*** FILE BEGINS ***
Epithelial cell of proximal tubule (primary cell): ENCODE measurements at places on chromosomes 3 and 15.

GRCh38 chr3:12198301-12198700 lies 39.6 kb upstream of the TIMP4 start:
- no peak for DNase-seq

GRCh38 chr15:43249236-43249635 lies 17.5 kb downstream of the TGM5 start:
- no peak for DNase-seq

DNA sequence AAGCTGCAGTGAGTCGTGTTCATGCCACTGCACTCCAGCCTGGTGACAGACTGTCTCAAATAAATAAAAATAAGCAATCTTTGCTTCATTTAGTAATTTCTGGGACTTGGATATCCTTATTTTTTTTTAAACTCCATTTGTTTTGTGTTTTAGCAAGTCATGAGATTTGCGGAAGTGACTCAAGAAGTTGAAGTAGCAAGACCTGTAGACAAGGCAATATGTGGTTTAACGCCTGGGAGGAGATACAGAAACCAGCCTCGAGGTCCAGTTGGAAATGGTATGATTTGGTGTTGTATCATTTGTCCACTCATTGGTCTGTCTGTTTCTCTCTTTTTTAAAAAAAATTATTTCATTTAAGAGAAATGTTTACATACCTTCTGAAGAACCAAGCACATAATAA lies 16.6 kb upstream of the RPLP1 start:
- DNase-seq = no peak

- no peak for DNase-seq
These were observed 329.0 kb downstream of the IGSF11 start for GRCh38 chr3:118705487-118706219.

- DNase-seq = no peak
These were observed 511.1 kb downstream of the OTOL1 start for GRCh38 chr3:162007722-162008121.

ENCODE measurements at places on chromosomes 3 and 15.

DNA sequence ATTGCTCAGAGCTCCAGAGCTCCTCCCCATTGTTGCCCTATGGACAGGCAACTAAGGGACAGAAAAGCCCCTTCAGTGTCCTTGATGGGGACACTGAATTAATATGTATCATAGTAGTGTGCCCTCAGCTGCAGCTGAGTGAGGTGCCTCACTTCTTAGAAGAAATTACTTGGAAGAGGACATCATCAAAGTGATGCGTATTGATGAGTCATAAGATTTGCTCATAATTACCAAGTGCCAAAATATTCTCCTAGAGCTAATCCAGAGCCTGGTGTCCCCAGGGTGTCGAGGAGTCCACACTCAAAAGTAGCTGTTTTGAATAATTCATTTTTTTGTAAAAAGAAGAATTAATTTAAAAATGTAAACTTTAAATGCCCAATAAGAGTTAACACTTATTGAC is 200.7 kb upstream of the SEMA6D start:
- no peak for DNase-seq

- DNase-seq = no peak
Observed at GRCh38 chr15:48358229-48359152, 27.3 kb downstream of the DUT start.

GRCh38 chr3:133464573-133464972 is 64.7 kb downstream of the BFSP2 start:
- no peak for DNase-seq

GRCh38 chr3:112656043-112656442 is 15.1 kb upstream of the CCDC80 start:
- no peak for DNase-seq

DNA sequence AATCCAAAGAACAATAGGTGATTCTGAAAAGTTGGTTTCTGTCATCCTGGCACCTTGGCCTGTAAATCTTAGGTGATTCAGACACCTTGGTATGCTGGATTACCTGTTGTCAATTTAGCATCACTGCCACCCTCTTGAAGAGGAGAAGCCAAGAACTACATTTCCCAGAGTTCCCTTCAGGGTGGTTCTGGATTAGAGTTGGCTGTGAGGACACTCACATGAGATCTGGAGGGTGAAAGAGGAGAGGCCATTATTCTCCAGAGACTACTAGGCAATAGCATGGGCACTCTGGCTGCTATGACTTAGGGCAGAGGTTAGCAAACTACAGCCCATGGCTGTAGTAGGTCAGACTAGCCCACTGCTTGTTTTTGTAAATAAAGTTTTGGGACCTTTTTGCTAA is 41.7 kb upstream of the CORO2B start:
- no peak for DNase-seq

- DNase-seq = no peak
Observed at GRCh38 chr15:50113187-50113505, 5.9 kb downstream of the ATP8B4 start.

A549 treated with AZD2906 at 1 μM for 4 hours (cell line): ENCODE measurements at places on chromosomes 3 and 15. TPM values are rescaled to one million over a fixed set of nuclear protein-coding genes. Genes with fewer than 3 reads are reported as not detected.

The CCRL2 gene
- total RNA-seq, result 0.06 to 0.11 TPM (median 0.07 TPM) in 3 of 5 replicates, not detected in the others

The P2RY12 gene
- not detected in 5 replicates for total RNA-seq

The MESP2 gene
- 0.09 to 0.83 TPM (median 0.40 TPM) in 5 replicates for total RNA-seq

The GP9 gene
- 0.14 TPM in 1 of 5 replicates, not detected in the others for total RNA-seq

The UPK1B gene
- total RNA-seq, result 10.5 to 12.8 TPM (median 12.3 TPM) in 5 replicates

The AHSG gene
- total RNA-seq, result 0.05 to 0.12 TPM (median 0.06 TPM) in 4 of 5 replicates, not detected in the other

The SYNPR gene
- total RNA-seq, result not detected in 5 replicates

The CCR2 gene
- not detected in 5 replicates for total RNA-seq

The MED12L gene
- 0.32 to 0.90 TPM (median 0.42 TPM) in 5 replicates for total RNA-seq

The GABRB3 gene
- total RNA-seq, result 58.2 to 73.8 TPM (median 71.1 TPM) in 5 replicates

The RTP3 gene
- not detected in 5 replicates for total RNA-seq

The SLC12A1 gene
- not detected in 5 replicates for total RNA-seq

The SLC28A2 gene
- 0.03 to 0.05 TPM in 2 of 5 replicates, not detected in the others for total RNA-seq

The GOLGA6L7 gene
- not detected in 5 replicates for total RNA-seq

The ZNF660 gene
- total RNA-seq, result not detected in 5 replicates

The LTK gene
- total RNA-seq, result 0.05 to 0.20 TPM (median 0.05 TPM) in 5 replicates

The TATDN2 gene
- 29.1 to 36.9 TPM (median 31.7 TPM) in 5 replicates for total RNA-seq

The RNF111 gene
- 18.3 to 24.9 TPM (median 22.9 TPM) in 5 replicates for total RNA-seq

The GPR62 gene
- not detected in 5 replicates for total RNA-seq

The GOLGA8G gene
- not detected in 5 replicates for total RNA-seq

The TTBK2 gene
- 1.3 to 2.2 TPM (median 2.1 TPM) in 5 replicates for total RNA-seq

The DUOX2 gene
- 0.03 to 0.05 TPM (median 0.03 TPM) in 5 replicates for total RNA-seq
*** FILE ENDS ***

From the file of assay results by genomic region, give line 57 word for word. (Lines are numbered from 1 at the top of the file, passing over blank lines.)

- total RNA-seq, result 0.05 to 0.20 TPM (median 0.05 TPM) in 5 replicates